• Change from baseline in wake-after-sleep onset (WASO): Both doses of lemborexant demonstrated statistically significant treatment difference from baseline compared with placebo and zolpidem. Both doses of lemborexant reduced WASO by more than 45 mins relative to baseline. 
  • WASO decreases were sustained throughout the night whereas participants in the Zolpidem group experienced placebo-like effects in the final quarter of the night.


AEs were mostly mild or moderate in severity. 

6 participants (4 in zolpidem group and 2 in the lemborexant 5mg group) reported serious AEs and none were treatment-related. Sleep paralysis was reported by 1 participant receiving lemborexant 5mg and 3 participants receiving lemborexant 10mg. 


J Yardley et al. Jun 2020

Randomised, double-blind, parallel group with a 6-month placebo-controlled period followed by a 6-month active-treatment only period.

Conducted at 119 sites globally, including America, Europe, Asia and Oceania between Nov 2016 – Jan 2019.

N=949, mean age 54.5yo (72.4% were aged less than 65), 68.2% female, predominantly white (71.5%) and 17% Japanese. Mean ISI score was 19.2 (S.D. 3.2)


Adults >/= 18y of age with insomnia disorder meeting the DSM-5 criteria and an ISI score of at least 15. 


Co-morbid sleep disorders e.g. sleep apnea, restless legs syndrome or narcolepsy. Individuals with a diagnosis of major medical or psychiatric disorder that was not adequately treated (investigator opinion), BDI-II > 19, BAI > 15, excessive caffeine consumption and drug or alcohol dependency

Please refer to the study protocol for the full list.

Patients were randomised in a 1:1:1 manner to receive placebo (n=318), 5mg lemborexant (n=316) or 10mg lemborexant (n=315). For the first 6-months. In the second 6-months, participants in the placebo group were randomised 1:1 to 5mg lemborexant or 10mg lemborexant. Participants on active drug in the first 6-months continued on their originally assigned doses.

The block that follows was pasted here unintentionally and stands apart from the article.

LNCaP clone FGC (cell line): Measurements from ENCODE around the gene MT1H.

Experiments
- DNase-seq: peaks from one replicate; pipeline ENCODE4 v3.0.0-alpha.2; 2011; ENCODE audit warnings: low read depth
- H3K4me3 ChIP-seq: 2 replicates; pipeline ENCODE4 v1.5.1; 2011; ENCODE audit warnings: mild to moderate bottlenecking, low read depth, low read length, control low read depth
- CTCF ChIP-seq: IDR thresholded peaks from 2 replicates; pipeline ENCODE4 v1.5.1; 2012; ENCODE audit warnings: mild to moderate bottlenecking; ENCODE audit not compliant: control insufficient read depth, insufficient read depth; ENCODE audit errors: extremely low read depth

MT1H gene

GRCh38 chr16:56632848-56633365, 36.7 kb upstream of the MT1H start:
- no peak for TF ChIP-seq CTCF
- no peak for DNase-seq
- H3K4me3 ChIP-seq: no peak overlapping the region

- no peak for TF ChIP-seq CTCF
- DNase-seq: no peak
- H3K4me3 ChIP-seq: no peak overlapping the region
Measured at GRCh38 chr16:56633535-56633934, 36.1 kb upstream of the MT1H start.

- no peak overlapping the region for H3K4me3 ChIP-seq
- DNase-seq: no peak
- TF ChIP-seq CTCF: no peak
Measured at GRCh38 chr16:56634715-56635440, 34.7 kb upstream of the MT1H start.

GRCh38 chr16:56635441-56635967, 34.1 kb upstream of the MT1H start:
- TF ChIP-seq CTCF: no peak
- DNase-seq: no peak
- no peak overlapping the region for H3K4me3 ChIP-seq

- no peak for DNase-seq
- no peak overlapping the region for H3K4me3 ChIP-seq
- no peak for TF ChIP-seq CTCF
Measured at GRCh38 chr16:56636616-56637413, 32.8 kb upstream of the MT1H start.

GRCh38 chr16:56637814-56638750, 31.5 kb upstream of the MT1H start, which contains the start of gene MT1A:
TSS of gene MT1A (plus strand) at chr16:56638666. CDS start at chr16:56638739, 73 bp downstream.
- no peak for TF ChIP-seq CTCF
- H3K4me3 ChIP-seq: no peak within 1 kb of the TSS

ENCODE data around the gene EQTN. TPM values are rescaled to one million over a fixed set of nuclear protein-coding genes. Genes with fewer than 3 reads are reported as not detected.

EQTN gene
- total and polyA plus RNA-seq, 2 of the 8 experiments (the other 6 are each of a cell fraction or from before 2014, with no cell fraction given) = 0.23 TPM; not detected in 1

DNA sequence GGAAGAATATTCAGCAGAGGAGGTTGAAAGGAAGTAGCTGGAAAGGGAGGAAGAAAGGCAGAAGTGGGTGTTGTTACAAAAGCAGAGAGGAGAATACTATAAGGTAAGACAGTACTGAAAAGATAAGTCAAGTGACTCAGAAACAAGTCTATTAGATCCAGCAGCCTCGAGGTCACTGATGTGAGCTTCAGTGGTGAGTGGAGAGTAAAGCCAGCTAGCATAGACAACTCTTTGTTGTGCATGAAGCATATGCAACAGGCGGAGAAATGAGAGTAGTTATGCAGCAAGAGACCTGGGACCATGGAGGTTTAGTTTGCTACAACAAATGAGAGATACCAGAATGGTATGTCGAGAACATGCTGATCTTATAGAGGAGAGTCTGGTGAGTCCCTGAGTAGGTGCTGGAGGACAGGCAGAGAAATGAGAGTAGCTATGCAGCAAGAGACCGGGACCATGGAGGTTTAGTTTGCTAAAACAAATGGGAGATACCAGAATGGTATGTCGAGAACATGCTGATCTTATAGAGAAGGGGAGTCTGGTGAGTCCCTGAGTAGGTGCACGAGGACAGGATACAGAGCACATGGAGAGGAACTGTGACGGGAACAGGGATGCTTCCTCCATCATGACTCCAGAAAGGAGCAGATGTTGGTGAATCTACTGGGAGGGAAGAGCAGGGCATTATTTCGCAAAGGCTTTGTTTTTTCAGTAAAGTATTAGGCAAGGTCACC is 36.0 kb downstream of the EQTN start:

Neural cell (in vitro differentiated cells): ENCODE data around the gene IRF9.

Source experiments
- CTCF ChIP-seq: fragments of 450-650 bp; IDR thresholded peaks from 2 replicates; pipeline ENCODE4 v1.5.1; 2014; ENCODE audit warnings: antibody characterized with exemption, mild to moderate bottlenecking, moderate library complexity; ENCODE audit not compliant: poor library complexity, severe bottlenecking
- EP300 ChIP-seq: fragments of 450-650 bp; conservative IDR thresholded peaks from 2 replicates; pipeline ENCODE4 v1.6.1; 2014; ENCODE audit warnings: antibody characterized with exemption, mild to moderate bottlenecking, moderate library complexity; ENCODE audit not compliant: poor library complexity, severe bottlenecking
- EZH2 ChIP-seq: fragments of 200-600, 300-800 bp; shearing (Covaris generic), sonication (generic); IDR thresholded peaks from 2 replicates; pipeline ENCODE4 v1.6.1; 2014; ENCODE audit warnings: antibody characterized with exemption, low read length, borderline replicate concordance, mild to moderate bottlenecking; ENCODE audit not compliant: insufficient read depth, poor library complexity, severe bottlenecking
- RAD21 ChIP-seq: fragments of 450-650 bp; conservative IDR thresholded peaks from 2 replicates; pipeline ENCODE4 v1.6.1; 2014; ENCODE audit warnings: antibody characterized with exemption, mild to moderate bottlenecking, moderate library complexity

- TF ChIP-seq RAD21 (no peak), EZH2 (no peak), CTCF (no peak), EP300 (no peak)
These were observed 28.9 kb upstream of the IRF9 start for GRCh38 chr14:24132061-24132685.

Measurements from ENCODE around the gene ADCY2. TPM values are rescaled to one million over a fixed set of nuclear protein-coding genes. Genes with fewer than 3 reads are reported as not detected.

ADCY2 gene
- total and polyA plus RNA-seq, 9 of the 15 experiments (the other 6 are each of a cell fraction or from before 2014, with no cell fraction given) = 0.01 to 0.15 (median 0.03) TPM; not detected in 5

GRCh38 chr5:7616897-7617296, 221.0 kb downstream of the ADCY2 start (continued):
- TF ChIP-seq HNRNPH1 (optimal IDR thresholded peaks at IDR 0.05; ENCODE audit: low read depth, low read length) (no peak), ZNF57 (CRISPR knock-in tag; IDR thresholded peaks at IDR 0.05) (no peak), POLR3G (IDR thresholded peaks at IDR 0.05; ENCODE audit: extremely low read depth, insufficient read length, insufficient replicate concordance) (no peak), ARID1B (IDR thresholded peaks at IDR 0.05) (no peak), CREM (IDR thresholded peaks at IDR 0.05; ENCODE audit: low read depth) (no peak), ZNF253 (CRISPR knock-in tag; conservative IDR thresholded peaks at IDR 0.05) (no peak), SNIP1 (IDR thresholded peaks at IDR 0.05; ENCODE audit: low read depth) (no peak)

Within 1h of waking, participants were instructed to complete the electronic sleep diary. Sleep onset and maintenance endpoints were analysed using data from these sleep diaries. 


Primary endpoint – Subjective sleep onset latency (sSOL) i.e. estimated time (mins) from attempt to sleep until sleep onset: Both doses of lemborexant (5mg, -21.8min; 10mg, -28.2min vs placebo, 11.4min) demonstrated statistically significant decreases from baseline compared with placebo (p<0.0001 for both comparisons). Significant reductions were observed from the 1st week through to the 6 and 12 month mark. 

Secondary endpoints

  • Subjective sleep efficiency (sSE) expressed as the proportion of subjective total sleep time per subjective time in bed: Significantly greater with both doses of lemborexant compared to placebo at month 6 and month 12.
  • Subjective WASO i.e. estimated sum of time (mins) of wake during the night after initial sleep onset until day: Significant reductions with both doses of lemborexant at month 6 and month 12.


24.8% and 29% of participants receiving lemborexant 5mg and 10mg respectively experienced at least 1 treatment emergent adverse event (TEAE) with 4.1% and 8.3% discontinuing the drug as a result. The most common TEAE leading to discontinuation was somnolence. 

The most common TEAE was headache and influenza (>5%).